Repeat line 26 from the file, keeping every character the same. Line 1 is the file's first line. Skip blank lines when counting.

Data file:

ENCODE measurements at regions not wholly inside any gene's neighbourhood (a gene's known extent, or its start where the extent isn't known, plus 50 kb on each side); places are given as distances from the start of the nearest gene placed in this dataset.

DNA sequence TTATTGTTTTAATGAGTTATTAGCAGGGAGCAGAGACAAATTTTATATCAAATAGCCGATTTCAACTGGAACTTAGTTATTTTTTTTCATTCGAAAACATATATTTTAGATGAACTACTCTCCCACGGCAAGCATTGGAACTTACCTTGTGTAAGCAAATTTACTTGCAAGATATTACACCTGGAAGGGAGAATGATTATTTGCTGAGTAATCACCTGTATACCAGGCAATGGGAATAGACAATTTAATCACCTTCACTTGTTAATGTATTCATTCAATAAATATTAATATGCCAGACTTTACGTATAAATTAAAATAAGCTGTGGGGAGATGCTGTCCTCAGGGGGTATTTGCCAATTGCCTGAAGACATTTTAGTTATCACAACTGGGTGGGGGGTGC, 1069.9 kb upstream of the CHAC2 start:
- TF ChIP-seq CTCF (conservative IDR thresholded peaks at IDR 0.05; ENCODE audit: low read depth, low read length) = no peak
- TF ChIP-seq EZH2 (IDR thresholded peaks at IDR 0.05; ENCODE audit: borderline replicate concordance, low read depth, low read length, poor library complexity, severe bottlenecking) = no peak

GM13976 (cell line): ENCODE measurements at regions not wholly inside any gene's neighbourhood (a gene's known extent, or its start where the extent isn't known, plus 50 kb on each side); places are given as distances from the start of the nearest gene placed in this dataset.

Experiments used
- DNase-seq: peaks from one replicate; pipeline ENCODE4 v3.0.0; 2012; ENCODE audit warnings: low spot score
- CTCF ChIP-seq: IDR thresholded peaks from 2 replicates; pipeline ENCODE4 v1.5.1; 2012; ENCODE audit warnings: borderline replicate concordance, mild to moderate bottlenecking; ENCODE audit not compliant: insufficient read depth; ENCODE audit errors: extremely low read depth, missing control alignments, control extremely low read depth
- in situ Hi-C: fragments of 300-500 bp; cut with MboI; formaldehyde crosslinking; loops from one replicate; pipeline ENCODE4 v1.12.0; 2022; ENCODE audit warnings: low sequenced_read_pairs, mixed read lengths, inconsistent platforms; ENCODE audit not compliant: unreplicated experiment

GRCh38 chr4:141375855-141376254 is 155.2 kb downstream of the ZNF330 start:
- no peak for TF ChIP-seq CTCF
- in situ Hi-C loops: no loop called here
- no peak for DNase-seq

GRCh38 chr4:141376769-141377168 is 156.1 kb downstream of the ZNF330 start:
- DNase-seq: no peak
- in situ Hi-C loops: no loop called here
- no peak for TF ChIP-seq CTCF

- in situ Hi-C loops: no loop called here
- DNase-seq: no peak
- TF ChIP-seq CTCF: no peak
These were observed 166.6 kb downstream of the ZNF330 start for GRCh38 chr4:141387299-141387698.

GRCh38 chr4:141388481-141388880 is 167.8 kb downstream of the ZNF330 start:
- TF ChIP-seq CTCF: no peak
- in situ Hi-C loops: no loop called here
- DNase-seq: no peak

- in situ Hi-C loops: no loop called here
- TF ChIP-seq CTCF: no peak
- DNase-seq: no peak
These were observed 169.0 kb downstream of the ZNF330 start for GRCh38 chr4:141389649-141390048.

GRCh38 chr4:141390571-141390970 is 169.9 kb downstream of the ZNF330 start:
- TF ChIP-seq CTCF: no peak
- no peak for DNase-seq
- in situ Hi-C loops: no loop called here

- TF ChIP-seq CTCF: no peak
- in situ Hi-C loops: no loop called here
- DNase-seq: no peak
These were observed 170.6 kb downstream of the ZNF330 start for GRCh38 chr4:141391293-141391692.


- in situ Hi-C loops: no loop called here